Should I Have A Website? I haven’t got a Scooby Doo!

Frugal Living: DIY Your Life

Apparently, frugal living is a huge thing, yes it is my friends, all that wartime spirit of Make-Do-And-Mend is back with a vengeance. On Pinterest you can discover lovely little pictures of attractive little books by people who have written on thrifty living, and links to bloggers who write on their favourite subject and more.

Image result for make do and mend

There’s information about how you can make money including such ‘gems’ as crafting your own candles or wreaths and selling them at an open-air fayre in summer. There are ideas for ‘up-cycling’ old furniture. Then there are the suggestions for making accessories from other things. TV and radio shows giving hints and tips for so-called ‘small gardens’.

But hold on there a moment. You know what my problem with all this is? It isn’t really frugal living. It’s a trend that seems to be perpetuated by, either, white middle-class folk or those on a not too bad income in the first place.

I look at the photos and the finished products, read the process for making said items and discover that 9 times out of 10, something had to be purchased beforehand to disassemble and reassemble into it’s new ‘frugally inspired’ form. (Not to mention, some of the so-called arts and crafts are shit)

Many sites, blogs and books are directed at American readers. Now I have to say this before I charge ahead – Americans are extremely appreciative of home-made stuff, whether it’s food, clothing or crafts. They are mad about collecting coupons, and therefore get some great bargains. My friend went to live there about 15 years ago, and one of the first things she did was join a glass crafting class – for free! She made me little Christmas tree ornaments! What I gather from watching American TV shows and my one visit, is that Americans love to go to craft fairs or markets – what is a Pottery Barn?! buy local produce, support small local town events – not so the Brits.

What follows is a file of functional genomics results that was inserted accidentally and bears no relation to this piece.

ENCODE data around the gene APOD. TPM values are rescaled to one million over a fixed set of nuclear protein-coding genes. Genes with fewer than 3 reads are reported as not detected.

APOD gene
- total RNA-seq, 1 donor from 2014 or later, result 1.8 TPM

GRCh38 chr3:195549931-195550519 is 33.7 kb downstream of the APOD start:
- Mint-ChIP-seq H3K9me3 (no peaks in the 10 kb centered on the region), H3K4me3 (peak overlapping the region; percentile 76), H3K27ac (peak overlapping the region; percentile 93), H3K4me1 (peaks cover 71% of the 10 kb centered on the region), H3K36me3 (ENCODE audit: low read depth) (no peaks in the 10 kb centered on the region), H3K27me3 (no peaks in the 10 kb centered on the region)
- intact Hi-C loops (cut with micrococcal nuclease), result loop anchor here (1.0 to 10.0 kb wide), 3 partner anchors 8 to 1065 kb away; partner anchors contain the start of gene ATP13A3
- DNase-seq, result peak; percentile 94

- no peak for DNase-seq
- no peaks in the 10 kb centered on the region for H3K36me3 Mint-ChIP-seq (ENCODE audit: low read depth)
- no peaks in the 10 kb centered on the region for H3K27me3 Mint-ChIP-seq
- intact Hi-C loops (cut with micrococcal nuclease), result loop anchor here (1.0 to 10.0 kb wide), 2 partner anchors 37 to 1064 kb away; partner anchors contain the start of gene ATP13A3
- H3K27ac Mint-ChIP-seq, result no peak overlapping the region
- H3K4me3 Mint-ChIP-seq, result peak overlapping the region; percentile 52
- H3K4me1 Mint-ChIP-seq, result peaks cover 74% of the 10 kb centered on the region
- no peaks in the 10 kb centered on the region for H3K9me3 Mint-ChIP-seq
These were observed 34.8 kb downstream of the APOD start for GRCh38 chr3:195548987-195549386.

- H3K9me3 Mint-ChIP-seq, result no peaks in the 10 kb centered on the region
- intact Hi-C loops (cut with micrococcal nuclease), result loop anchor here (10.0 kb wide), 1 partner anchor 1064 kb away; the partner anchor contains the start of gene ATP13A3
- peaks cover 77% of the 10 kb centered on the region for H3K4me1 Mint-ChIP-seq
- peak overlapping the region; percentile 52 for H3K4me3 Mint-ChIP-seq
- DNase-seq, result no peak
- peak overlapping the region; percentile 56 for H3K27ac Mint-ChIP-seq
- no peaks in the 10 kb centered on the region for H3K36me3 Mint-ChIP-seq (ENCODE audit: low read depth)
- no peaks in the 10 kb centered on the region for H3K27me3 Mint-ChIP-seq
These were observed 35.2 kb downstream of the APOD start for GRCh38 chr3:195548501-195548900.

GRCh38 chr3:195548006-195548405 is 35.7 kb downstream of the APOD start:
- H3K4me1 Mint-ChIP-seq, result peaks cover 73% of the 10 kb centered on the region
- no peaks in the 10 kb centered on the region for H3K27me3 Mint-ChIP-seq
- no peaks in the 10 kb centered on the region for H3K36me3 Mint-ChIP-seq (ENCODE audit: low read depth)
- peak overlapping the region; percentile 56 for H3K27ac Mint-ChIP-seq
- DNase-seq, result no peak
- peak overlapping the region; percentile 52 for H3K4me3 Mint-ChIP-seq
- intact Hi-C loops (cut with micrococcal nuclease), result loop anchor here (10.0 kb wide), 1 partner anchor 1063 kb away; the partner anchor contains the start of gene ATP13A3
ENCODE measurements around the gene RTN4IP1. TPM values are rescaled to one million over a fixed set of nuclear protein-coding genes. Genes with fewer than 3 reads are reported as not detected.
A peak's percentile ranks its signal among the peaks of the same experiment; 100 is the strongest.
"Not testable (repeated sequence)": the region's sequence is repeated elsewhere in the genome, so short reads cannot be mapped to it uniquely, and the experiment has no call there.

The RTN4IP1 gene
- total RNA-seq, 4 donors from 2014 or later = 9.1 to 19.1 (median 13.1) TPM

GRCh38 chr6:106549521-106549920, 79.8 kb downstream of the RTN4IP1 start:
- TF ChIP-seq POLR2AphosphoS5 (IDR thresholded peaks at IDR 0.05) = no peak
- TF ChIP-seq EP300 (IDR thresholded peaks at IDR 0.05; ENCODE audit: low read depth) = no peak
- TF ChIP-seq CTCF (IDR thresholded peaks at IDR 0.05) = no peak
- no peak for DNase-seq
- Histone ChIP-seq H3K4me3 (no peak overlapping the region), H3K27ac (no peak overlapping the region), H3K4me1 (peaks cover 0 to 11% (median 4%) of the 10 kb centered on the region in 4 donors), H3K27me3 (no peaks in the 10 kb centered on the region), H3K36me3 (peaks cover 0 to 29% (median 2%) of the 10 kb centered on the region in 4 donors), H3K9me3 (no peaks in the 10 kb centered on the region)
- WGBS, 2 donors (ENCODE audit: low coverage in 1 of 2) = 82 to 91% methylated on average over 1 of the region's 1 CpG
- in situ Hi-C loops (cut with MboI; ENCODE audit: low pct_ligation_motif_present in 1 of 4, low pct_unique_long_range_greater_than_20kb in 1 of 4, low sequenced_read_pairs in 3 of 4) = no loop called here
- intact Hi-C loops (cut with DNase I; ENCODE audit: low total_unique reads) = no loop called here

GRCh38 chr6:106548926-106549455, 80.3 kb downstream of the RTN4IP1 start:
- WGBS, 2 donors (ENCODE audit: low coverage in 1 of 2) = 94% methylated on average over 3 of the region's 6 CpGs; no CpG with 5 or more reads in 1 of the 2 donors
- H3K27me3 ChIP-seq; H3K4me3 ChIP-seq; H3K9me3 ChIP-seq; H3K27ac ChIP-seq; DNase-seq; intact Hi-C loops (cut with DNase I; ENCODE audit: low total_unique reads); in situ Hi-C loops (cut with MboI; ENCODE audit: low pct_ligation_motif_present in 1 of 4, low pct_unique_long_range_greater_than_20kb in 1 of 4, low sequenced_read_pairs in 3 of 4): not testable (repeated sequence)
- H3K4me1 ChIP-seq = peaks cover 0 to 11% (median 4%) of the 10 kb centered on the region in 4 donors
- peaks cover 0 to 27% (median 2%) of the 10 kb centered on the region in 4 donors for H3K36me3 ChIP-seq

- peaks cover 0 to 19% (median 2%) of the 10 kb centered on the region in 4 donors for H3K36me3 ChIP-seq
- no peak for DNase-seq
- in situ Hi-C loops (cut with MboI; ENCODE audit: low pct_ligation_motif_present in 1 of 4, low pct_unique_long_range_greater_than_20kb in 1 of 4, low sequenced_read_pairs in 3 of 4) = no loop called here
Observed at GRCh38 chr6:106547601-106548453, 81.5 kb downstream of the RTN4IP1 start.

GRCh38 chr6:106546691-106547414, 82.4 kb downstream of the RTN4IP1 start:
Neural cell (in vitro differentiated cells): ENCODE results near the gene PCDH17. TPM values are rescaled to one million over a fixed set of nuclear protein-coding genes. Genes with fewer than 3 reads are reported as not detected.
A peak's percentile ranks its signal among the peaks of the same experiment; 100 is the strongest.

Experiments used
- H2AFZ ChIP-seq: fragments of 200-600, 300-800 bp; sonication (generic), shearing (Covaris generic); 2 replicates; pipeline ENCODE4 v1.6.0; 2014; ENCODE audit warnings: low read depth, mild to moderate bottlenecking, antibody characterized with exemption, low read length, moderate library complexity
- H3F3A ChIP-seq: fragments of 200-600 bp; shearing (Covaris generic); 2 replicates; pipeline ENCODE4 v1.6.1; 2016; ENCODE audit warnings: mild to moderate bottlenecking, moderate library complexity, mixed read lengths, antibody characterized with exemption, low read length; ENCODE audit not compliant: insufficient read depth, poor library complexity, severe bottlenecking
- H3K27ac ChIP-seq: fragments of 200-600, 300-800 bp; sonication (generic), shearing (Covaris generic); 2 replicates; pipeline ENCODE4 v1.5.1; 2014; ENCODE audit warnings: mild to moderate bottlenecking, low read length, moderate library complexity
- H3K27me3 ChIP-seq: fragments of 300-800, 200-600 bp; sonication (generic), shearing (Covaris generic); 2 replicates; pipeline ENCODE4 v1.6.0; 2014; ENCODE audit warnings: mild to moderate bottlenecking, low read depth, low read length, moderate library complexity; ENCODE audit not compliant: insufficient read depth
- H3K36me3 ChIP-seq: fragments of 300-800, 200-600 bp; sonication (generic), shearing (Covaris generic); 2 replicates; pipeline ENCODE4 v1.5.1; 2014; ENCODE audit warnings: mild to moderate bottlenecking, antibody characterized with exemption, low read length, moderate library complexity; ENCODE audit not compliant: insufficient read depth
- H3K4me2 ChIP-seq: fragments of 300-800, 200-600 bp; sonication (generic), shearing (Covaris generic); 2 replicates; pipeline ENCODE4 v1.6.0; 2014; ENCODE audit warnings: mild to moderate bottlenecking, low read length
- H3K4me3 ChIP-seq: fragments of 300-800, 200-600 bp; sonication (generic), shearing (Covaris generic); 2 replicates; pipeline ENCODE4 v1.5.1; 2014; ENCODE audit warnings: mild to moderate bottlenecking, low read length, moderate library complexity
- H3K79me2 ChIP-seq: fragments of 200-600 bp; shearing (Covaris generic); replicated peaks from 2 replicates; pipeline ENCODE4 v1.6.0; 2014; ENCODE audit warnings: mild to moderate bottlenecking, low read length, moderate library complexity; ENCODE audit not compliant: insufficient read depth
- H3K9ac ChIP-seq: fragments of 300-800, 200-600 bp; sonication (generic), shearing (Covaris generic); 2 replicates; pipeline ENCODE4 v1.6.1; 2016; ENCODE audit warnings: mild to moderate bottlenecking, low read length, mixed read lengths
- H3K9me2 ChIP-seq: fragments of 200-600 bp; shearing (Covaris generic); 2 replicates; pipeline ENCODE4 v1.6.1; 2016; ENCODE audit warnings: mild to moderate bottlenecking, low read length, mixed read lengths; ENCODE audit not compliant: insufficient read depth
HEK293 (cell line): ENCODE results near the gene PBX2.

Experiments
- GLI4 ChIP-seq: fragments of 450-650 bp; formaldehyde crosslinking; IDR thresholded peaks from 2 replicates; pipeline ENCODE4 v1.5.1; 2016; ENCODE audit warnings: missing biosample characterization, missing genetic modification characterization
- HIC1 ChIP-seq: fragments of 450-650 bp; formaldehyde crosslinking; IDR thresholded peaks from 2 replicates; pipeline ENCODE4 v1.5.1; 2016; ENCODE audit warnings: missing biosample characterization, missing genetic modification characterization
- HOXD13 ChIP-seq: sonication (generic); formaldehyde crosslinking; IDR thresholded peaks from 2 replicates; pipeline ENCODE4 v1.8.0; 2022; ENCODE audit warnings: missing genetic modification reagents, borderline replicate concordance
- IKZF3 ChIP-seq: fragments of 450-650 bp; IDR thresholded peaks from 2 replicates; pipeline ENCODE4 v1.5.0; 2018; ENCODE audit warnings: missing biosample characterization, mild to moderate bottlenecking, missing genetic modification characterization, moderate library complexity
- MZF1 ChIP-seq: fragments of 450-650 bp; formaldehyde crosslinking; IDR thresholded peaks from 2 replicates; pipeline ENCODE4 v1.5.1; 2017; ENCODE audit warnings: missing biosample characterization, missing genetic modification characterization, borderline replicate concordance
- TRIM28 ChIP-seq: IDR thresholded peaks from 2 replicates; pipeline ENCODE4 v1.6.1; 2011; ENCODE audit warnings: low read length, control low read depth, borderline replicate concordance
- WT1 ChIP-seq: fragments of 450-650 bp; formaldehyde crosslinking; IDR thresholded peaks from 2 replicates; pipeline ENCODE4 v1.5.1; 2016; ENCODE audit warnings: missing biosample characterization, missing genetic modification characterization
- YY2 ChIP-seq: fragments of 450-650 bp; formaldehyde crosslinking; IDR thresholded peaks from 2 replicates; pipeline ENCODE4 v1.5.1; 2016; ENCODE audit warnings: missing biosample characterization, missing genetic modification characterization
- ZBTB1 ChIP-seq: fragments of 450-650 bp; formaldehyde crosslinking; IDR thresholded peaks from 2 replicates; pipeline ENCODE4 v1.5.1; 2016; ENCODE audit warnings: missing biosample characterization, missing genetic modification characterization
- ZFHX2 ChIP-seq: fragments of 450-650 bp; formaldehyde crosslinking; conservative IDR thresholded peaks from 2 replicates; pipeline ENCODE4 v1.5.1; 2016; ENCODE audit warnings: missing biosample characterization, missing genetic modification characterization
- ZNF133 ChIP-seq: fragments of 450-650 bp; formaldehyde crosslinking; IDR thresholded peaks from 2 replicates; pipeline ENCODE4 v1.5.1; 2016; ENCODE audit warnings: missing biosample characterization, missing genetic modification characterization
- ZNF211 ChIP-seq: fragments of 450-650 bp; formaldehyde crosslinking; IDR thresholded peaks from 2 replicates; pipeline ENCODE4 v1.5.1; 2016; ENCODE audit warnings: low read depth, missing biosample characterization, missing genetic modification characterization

We are suspicious, cynical and reserved – generally speaking. “What, she made it? Couldn’t she just go and buy one, it’d look much nicer?!” Suspicious. “Oh really? That’s a lovely idea!”(Whilst catching the eye of another person who accidentally found themselves at a craft fayre) Cynical. “Maybe next time.” Reserved.

Also, we simply do not have the weather in the UK for any of those day long, outdoor, hippy-inspired, retro craft fairs. As soon as your table is up, it pisses down.

When I look for something to help with my frugal life, picture me sitting with my arms crossed, looking like Ron Swanson not being amused by a cheap, untalented clown. I’m going to present a suggestion list for real frugal living. I’m talking about an income of £15,000 p.a(or less) – that’s 19,547.93 United States Dollars my American friends – for a family of 3.

Rules for frugal living in the UK – from someone who lives it

1. DON’T SPEND WHAT YOU HAVEN’T ALREADY GOT!

2. Get a plot on an allotment. If you work at it, you can grow enough crops to supply your family with fruit and veg from spring to Christmas.

3. Keep an eye out for skips. Yes I mean those ugly, yellow dumpsters outside of people’s homes where they pile what they don’t want – you might find something you can really renovate and utilise.

4. Don’t buy expensive paint when redecorating – buy cheap and add test pot colours to alter the shade. Additionally, you might find that your walls just need a wash with sugar soap.

5. Use the Freecycle Network. Give stuff and get stuff for free!